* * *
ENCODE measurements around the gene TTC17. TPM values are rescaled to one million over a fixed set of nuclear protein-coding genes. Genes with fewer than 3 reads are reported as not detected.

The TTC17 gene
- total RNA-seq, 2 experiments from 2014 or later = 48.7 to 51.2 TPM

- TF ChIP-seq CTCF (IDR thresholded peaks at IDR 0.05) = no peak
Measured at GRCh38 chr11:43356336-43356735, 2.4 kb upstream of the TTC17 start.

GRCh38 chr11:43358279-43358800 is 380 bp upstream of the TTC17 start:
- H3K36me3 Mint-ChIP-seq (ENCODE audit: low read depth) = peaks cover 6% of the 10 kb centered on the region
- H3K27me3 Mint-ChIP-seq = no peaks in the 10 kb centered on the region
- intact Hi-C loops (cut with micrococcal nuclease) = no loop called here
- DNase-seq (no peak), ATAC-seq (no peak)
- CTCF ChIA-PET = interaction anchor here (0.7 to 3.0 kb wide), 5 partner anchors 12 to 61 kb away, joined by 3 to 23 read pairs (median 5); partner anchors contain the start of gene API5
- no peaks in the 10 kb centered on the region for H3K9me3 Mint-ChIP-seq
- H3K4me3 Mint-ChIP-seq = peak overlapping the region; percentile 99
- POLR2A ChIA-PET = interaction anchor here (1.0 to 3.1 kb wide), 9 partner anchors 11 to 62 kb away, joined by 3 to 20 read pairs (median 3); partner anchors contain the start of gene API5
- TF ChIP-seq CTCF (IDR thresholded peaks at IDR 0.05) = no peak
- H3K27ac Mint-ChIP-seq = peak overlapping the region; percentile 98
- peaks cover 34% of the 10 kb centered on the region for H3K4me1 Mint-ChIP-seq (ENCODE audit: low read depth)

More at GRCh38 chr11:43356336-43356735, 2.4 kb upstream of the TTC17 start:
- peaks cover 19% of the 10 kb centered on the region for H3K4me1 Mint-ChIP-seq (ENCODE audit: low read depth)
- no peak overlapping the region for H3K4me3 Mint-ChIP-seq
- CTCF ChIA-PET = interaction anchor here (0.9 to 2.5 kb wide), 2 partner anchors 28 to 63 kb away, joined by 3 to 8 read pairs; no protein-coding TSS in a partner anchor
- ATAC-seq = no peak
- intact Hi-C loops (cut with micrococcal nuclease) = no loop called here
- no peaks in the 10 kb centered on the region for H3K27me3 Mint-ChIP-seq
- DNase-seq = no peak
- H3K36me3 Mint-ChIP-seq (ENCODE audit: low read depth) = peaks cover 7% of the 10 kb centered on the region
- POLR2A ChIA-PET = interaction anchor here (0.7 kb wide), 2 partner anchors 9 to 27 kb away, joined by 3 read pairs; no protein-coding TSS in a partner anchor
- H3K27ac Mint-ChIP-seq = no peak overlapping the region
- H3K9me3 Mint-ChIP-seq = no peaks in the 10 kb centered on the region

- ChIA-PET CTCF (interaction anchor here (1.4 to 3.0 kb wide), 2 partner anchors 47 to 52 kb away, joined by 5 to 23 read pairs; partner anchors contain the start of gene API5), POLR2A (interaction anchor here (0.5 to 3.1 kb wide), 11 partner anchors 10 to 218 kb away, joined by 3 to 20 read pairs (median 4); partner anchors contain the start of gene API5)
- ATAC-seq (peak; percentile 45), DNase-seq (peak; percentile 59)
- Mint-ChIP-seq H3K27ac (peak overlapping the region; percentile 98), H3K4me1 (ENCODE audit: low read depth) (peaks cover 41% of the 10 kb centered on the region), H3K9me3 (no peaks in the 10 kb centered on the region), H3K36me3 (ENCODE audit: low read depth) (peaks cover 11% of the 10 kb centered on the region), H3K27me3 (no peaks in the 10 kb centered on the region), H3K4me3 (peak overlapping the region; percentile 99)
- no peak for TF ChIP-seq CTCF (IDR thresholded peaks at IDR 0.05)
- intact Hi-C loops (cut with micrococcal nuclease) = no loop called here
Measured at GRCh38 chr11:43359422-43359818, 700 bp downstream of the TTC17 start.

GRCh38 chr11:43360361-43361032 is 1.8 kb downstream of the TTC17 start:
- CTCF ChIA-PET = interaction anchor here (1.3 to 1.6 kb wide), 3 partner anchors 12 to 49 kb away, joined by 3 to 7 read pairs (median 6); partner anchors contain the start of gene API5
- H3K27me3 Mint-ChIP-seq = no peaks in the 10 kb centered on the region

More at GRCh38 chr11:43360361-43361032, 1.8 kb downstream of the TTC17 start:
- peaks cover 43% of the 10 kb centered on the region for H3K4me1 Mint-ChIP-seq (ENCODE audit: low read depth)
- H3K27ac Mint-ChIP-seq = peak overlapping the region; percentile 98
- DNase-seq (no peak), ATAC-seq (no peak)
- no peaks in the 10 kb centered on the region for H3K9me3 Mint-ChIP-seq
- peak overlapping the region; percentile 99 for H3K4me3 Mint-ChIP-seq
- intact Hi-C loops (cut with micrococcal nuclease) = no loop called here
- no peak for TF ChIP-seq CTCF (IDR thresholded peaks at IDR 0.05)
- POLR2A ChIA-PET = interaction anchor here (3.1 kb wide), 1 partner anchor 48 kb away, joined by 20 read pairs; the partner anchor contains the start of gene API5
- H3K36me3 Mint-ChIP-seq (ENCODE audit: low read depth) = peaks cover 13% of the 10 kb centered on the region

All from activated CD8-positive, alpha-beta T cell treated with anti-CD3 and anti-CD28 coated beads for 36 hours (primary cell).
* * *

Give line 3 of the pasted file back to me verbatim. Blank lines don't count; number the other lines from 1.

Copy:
- total RNA-seq, 2 experiments from 2014 or later = 48.7 to 51.2 TPM